Former BBC director-general Tony Hall has said Martin Bashir would not have been rehired by the broadcaster if the manner in which he secured his Panorama interview with Britain's Princess of Wales had been known about at the time.
Mr Bashir was allowed to return to the BBC in 2016 as religious affairs correspondent and subsequently became religion editor in 2018.
Appearing before the Digital, Culture, Media and Sport Committee, Mr Hall said he had not wanted to second-guess those in charge of the hiring process.
Committee chairman Julian Knight said it was "utterly extraordinary" that the BBC would rehire Mr Bashir and asked how it came to be that a "known liar" was brought back to the corporation.
Mr Hall said: "If we knew than what we know now, of course he wouldn't have been rehired."
Tory MP Mr Knight responded: "A cynic would suggest the process was entirely concocted so that the resolution at the end of the day was that Mr Bashir would get this job."
A recent report by former judge John Dyson criticised the methods the journalist used to secure his bombshell interview in 1995, including using fake bank statements.
The report also suggested the BBC had failed to uphold "governance, accountability and scrutiny" with its internal investigation, carried out by Mr Hall in 1996 when he was the managing director of news and current affairs and Mr Birt was director-general.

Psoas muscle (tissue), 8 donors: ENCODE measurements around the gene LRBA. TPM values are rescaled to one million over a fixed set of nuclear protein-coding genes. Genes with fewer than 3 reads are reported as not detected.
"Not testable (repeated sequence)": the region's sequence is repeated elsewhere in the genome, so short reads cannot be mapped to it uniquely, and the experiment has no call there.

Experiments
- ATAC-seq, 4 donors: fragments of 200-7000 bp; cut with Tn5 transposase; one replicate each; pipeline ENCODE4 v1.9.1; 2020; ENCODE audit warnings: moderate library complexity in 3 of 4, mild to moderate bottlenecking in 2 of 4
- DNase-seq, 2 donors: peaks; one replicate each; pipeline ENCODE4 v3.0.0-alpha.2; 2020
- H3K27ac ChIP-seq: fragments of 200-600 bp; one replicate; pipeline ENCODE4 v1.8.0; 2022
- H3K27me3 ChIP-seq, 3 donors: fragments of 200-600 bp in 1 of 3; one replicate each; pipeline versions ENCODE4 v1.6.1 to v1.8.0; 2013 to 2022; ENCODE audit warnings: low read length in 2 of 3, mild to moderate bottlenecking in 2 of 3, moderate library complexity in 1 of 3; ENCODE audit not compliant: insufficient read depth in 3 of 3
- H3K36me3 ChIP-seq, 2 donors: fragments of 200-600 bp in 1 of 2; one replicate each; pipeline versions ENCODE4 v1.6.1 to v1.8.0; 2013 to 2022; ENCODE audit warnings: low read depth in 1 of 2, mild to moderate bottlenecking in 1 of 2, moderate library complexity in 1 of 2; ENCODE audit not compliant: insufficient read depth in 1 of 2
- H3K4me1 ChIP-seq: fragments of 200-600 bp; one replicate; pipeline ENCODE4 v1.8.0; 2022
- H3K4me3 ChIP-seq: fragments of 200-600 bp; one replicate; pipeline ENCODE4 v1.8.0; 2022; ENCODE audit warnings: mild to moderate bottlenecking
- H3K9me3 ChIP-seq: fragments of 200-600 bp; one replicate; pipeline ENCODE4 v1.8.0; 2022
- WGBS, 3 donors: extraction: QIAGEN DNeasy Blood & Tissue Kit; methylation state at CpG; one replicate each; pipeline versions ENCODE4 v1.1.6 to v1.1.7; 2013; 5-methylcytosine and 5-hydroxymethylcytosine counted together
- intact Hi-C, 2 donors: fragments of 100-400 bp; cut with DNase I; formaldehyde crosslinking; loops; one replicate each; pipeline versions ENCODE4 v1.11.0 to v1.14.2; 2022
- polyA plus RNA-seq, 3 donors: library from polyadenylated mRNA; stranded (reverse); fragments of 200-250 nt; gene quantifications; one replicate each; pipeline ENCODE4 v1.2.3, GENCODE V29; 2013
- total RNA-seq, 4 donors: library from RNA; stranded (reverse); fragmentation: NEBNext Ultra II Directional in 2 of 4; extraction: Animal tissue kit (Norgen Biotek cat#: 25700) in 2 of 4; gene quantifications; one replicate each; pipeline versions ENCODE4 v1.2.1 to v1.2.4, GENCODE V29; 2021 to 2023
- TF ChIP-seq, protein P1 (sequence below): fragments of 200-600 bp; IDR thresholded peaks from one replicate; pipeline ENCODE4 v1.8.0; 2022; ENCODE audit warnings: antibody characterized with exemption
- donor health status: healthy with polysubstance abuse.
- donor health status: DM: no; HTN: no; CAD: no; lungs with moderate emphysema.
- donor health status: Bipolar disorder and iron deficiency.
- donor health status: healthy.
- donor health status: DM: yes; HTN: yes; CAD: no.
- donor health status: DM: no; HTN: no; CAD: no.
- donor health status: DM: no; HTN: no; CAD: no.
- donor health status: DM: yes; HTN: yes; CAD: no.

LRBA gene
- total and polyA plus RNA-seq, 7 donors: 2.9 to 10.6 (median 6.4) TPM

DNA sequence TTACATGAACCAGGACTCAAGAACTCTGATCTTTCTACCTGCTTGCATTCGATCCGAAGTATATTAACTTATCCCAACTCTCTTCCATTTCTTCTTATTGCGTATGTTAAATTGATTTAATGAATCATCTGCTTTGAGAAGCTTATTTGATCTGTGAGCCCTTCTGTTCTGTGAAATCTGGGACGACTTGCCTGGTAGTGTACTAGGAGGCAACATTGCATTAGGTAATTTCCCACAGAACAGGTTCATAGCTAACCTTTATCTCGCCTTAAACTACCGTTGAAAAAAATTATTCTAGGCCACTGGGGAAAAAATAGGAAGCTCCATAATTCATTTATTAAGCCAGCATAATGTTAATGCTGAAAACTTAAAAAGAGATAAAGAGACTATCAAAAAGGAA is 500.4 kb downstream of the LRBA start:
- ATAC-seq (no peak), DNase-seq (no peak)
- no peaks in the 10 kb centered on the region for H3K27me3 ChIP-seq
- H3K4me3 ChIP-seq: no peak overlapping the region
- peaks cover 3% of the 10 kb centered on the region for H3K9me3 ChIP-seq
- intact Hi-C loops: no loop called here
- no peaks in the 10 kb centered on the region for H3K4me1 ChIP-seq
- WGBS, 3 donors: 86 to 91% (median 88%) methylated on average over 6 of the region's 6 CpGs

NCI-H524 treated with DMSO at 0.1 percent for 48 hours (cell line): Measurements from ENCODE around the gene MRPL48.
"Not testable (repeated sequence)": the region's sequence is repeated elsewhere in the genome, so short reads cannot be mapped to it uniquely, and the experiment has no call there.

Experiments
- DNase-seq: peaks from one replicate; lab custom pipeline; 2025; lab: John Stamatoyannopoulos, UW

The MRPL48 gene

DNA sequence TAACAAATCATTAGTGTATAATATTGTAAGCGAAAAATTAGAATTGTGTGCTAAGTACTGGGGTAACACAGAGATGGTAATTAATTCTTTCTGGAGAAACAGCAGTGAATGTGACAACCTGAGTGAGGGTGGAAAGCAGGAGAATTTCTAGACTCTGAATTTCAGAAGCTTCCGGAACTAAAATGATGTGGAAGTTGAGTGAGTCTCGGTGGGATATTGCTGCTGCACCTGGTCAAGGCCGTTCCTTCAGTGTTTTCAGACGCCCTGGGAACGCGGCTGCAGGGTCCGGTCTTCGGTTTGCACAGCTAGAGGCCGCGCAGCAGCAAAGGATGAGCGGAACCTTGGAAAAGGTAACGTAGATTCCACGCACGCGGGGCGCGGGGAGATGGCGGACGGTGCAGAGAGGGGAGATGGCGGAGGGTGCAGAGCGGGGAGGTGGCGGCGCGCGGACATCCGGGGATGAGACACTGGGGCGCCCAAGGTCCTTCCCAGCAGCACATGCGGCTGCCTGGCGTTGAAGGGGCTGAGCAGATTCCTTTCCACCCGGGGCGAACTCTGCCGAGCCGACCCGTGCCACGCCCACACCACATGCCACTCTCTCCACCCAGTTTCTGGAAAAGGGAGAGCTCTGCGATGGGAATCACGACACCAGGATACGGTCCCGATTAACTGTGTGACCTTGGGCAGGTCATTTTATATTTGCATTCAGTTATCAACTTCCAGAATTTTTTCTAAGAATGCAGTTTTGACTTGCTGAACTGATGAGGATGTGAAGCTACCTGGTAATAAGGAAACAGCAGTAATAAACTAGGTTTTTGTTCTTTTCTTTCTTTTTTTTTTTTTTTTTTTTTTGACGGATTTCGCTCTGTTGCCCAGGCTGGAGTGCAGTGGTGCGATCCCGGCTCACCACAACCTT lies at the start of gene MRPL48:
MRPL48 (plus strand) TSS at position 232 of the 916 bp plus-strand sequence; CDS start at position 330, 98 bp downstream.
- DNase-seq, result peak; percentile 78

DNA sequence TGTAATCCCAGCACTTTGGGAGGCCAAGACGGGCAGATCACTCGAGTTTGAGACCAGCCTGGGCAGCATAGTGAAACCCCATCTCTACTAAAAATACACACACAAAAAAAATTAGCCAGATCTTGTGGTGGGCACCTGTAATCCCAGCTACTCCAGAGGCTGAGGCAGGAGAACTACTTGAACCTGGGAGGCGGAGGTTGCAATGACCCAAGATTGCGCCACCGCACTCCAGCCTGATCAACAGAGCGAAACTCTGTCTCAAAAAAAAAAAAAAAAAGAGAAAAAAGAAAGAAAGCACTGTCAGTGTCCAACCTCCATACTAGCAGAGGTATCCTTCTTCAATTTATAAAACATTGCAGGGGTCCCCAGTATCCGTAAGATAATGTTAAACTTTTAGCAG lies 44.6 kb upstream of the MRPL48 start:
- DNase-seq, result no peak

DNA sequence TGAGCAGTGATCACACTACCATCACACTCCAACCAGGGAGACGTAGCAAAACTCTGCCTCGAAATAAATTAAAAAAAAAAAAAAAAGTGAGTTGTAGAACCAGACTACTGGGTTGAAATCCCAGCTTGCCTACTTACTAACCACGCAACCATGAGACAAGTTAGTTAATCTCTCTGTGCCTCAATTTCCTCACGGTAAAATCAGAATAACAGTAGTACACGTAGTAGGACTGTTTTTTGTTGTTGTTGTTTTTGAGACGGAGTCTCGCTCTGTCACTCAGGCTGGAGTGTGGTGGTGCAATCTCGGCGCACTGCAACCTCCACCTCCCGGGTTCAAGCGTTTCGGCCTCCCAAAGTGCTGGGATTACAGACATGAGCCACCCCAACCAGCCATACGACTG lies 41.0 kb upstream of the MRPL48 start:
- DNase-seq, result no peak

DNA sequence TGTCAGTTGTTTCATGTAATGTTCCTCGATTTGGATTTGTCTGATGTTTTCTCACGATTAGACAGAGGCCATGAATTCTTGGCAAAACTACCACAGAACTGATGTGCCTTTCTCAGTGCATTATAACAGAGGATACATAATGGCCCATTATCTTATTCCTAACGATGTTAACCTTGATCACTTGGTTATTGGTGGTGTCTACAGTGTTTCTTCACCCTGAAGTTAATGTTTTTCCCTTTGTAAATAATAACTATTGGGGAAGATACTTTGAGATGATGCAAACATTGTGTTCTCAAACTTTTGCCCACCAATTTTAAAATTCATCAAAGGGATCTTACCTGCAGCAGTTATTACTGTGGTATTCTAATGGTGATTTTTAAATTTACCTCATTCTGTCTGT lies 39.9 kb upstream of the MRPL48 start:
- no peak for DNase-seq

Mr Hall, who was director-general of the BBC from April 2013 to August 2020, started the session by acknowledging "how hard this has been for the royal family, for the two princes, and I'm sorry for the hurt caused".
He added: "At core here, I trusted a journalist, I gave him a second chance, and that trust was abused and was misplaced.
"I don't think the words 'honest and honourable', 25 years on, look appropriate at all."
Reflecting on the decision to "blackball" graphic designer Matt Wiessler, who was sidelined by the corporation after he blew the whistle on Mr Bashir's use of fake documents, Mr Hall said: "I regret the language that we used about Mr Wiessler and I think we could have managed it better.
Another former BBC director-general John Birt will also be questioned by MPs about events leading up to the Panorama interview.
Current BBC director-general Tim Davie and chairman Richard Sharp will also appear before the the committee to give evidence on the implications of Mr Dyson's conclusions.
In his report, Mr Dyson said Mr Bashir used "deceitful conduct" to obtain the 1995 interview with the Princess of Wales, which was then covered up by a "woefully ineffective" internal investigation.
A review into the decision to appoint Mr Bashir as religious affairs correspondent at the BBC following the interview found "no evidence" the journalist was given the job to "contain and/or cover" up the events surrounding the programme.
The review, conducted by Ken MacQuarrie, found Mr Hall did not play a part in the decision to rehire Mr Bashir.